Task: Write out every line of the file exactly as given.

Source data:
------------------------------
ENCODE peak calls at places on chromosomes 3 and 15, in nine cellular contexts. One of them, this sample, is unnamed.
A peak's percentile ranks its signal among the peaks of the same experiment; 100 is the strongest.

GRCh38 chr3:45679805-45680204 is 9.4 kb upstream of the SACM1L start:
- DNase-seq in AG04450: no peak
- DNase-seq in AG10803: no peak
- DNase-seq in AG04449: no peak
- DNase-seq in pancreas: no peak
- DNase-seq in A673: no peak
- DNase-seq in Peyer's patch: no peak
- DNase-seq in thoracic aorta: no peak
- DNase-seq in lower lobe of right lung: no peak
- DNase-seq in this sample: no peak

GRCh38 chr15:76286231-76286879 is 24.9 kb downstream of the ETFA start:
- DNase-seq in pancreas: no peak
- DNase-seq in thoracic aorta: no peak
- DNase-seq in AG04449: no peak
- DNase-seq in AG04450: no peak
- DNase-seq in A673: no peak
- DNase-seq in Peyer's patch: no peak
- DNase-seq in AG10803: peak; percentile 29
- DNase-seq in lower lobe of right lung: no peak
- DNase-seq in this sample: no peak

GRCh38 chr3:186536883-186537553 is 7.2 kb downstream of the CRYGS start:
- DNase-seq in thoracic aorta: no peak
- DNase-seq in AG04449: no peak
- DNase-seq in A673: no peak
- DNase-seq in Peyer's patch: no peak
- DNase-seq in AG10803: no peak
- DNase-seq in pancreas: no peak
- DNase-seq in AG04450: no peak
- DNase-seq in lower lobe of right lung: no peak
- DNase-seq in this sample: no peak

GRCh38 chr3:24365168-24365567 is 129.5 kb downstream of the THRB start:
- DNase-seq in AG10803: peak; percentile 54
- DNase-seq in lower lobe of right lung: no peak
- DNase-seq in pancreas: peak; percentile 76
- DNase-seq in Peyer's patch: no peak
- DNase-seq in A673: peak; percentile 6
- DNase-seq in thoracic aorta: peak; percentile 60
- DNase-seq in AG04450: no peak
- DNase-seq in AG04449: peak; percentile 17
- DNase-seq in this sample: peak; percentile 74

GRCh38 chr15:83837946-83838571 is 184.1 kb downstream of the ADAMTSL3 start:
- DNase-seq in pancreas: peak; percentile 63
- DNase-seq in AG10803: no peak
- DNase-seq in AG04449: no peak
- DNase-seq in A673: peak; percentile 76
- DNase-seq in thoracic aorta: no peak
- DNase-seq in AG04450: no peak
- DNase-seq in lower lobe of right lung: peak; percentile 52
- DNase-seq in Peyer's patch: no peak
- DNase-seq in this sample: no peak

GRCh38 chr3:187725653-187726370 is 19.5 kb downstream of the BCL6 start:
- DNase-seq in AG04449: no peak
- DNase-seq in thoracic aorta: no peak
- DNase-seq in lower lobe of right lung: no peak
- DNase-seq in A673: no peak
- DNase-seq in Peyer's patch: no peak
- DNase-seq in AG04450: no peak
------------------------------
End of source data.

ENCODE peak calls at places on chromosomes 3 and 15, in nine cellular contexts. One of them, this sample, is unnamed.
A peak's percentile ranks its signal among the peaks of the same experiment; 100 is the strongest.

GRCh38 chr3:45679805-45680204 is 9.4 kb upstream of the SACM1L start:
- DNase-seq in AG04450: no peak
- DNase-seq in AG10803: no peak
- DNase-seq in AG04449: no peak
- DNase-seq in pancreas: no peak
- DNase-seq in A673: no peak
- DNase-seq in Peyer's patch: no peak
- DNase-seq in thoracic aorta: no peak
- DNase-seq in lower lobe of right lung: no peak
- DNase-seq in this sample: no peak

GRCh38 chr15:76286231-76286879 is 24.9 kb downstream of the ETFA start:
- DNase-seq in pancreas: no peak
- DNase-seq in thoracic aorta: no peak
- DNase-seq in AG04449: no peak
- DNase-seq in AG04450: no peak
- DNase-seq in A673: no peak
- DNase-seq in Peyer's patch: no peak
- DNase-seq in AG10803: peak; percentile 29
- DNase-seq in lower lobe of right lung: no peak
- DNase-seq in this sample: no peak

GRCh38 chr3:186536883-186537553 is 7.2 kb downstream of the CRYGS start:
- DNase-seq in thoracic aorta: no peak
- DNase-seq in AG04449: no peak
- DNase-seq in A673: no peak
- DNase-seq in Peyer's patch: no peak
- DNase-seq in AG10803: no peak
- DNase-seq in pancreas: no peak
- DNase-seq in AG04450: no peak
- DNase-seq in lower lobe of right lung: no peak
- DNase-seq in this sample: no peak

GRCh38 chr3:24365168-24365567 is 129.5 kb downstream of the THRB start:
- DNase-seq in AG10803: peak; percentile 54
- DNase-seq in lower lobe of right lung: no peak
- DNase-seq in pancreas: peak; percentile 76
- DNase-seq in Peyer's patch: no peak
- DNase-seq in A673: peak; percentile 6
- DNase-seq in thoracic aorta: peak; percentile 60
- DNase-seq in AG04450: no peak
- DNase-seq in AG04449: peak; percentile 17
- DNase-seq in this sample: peak; percentile 74

GRCh38 chr15:83837946-83838571 is 184.1 kb downstream of the ADAMTSL3 start:
- DNase-seq in pancreas: peak; percentile 63
- DNase-seq in AG10803: no peak
- DNase-seq in AG04449: no peak
- DNase-seq in A673: peak; percentile 76
- DNase-seq in thoracic aorta: no peak
- DNase-seq in AG04450: no peak
- DNase-seq in lower lobe of right lung: peak; percentile 52
- DNase-seq in Peyer's patch: no peak
- DNase-seq in this sample: no peak

GRCh38 chr3:187725653-187726370 is 19.5 kb downstream of the BCL6 start:
- DNase-seq in AG04449: no peak
- DNase-seq in thoracic aorta: no peak
- DNase-seq in lower lobe of right lung: no peak
- DNase-seq in A673: no peak
- DNase-seq in Peyer's patch: no peak
- DNase-seq in AG04450: no peak